Bernard Hopkins’ eyes operated as his built-in GPS system, strategically roaming the Atlantic City Boardwalk Hall until he had systematically mapped out the whereabouts of every single scribe who’d dared to doubt him in his upcoming light heavyweight title rematch with upstart Chad Dawson.
“I have a chance to settle the bullshit from the first fight and straighten that all out,” the now 47-year-old Hopkins says of their first bout which ended in a second round no decision. “I can’t believe so many of you guys have taken what he’s been saying he’s going to do to me as gospel. I know he’s like 30 and he talks a lot… but a lot of guys come to the ring looking to knock the old guy out.”
And still, not only does Bernard Hopkins yet stand, more often than not, he still reigns. And rarely has he ever been more motivated than he is for his April 28, showdown with Dawson.
“Trust me, I’m going out guns blazing,” he said. “I will pull off my best performance in Atlantic City, and that’s saying a lot. I have a history of making (good) history in Atlantic City.”
You could pretty much say the same thing about everything he’s touched and everywhere he’s gone since those dark, troubling yet clearly formative teenage days when a nine count felony arrest for armed robbery landed him nearly a decade behind bars.
With all he’s faced--- won and lost--- since then, Ebony.com felt compelled to pose the question many still wonder about the man revered as ‘The Executioner,’ namely what yet makes him percolate. Ebony.com: Your legacy is ironclad. You’ve been champ, become wealthy. Just how long do you plan to keep fighting?
Hopkins: I’ll being doing this at least until I’m 50. I feel that good, that fit, that unstoppable. If you want longevity, you have to take care of yourself. It’s all mechanical, kind of like taking care of a car. I devised my own diet plan, cook my own meals and the rest, as the say, is pretty much history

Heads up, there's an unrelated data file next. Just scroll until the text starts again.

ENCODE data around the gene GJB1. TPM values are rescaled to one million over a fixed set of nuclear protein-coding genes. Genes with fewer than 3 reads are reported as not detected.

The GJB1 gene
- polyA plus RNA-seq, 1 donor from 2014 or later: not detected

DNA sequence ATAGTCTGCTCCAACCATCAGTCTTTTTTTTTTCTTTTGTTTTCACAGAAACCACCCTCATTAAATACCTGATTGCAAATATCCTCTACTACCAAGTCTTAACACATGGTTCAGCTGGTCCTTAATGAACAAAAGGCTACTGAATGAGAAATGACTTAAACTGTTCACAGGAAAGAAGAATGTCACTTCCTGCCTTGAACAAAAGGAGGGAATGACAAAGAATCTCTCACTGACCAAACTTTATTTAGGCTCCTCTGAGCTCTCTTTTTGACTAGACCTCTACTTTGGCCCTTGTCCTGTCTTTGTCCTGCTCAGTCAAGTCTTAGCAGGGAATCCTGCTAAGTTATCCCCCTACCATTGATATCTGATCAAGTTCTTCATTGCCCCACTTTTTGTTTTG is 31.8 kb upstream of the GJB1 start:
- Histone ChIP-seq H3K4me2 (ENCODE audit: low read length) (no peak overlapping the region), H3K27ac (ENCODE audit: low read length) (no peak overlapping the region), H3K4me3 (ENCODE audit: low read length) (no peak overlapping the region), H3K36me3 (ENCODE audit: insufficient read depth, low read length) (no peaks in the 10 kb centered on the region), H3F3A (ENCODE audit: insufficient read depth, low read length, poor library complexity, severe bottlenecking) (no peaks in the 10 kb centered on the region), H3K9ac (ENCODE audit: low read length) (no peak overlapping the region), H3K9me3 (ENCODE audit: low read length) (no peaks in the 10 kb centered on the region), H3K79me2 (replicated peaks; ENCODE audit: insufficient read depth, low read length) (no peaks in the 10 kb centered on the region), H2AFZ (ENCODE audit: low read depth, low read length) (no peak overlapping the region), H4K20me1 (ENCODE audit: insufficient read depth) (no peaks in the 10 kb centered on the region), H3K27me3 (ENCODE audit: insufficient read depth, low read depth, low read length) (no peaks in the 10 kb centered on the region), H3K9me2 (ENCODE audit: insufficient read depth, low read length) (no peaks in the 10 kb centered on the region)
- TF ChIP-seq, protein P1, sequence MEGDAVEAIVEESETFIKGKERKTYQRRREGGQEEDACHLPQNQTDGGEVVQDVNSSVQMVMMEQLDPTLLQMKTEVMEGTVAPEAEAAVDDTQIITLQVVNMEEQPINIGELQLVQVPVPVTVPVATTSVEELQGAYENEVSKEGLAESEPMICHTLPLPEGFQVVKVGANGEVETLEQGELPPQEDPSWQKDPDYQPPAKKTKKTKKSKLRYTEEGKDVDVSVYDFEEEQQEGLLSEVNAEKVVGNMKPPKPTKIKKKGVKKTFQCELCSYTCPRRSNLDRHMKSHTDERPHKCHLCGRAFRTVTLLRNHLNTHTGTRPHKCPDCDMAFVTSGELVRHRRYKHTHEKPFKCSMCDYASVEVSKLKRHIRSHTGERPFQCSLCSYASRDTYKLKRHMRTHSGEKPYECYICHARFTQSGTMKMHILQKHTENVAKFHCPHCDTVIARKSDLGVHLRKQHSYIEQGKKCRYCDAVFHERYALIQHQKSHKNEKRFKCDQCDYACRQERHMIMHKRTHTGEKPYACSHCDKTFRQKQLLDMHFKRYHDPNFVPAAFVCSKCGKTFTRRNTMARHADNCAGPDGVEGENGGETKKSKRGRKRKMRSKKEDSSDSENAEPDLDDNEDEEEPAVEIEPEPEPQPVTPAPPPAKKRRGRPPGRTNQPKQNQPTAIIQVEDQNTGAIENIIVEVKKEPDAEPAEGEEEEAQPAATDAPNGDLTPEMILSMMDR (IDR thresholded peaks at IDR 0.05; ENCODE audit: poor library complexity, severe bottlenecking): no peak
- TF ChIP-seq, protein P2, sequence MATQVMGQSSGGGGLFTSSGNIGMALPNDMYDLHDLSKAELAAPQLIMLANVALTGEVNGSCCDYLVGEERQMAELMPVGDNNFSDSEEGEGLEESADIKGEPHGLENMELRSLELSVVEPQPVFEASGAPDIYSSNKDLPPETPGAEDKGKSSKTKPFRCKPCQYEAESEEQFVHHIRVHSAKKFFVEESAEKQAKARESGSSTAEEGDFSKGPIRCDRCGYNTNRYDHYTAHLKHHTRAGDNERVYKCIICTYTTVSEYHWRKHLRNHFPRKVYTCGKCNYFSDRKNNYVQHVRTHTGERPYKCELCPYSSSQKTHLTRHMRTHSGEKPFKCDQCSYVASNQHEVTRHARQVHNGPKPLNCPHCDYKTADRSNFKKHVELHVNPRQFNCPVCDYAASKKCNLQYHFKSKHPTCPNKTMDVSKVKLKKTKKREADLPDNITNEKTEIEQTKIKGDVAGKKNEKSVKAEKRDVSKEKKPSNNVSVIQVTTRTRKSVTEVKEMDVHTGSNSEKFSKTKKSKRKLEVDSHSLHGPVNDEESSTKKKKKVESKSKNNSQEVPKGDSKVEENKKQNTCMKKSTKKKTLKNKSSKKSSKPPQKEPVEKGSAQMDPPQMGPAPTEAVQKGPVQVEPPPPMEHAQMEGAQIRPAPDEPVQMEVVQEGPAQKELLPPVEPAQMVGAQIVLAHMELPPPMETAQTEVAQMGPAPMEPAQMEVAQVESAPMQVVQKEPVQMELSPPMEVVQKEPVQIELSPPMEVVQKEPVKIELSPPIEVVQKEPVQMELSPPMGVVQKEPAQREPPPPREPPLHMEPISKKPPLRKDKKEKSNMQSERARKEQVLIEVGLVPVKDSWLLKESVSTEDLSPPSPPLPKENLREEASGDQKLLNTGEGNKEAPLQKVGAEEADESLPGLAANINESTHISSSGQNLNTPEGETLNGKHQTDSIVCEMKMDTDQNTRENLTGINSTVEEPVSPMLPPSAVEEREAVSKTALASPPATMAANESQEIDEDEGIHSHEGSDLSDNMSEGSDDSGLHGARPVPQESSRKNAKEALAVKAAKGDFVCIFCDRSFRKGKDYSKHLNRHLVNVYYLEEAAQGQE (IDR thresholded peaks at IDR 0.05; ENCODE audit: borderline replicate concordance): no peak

Ebony.com: What about your career have you been most proud of?
Hopkins: To have done five years in the pen and have faced nine felony charges, I’m a man that’s overcome a stigma. That’s what keeps me going, much more so than now having a few pennies in my pocket or a few American Gods in the bank.
Ebony.com: It’s been reported you love hip hop music, but Sinatra’s my way is your favorite song. How did that happen?
Hopkins: In ‘My Way,’ Sinatra talks about having no regrets. That’s the Bernard Hopkins way. If you see me do something, right or wrong, good or bad, it’s because that’s what I’ve decided to do. No one else gets all the glory, nor all the fault as the results play out…I did it my way to begin with.
Ebony.com: You’ve enjoyed amazing longevity at a time when the reign of an athlete is on the decline. What’s been different for you?
Hopkins: First and foremost, I’ve taken great care of my body and mind. Beyond that, I’m not that guy in the club making it rain, or splurging on a different vehicle every week or enough gold to start a mine. I’m secure in myself, and because of that I’m still able to put my hand on most of the dollars I’ve ever earned.
Ebony.com: How much has your, more or less, straightforward boxing style figured in?
Hopkins: Part of my game has always been intimidation. I wanted a name like the “Executioner,” who else would name their kid that? I wanted people to think I was a badass.
Ebony.com: What’s the hardest thing you’ve found about being famous?
Hopkins: Being Bernard Hopkins is a blessing and a curse. I sometimes have a hard time getting through to young people. They respect who I am, but they tend to respond to what they can see and touch. I’m not a fancy guy, and so the message I try to convey sometimes gets lost.
Ebony.com: You’ve been criticized as being just another angry black man. How do you respond?
Hopkins: I have a lot to be angry about. Most people who look and talk like me never seem to get a break. Being a boxer, it’s easy for others to label you as just another angry, violent black man. Boxing is what I do, not who I am.
Ebony.com: What’s your beef with Donovan McNabb?
Hopkins: Donovan suffers from a lack of identity. Being black isn’t just about color; it’s a mindset. Most black guys can be tough when they need to be. I haven’t seen that in Donovan. Being a boxer isn’t quite like being on the football plantation, so I’m not afraid to say it.
Ebony.com: Do you feel you’ve gotten the credit you deserve for the kind of career you’ve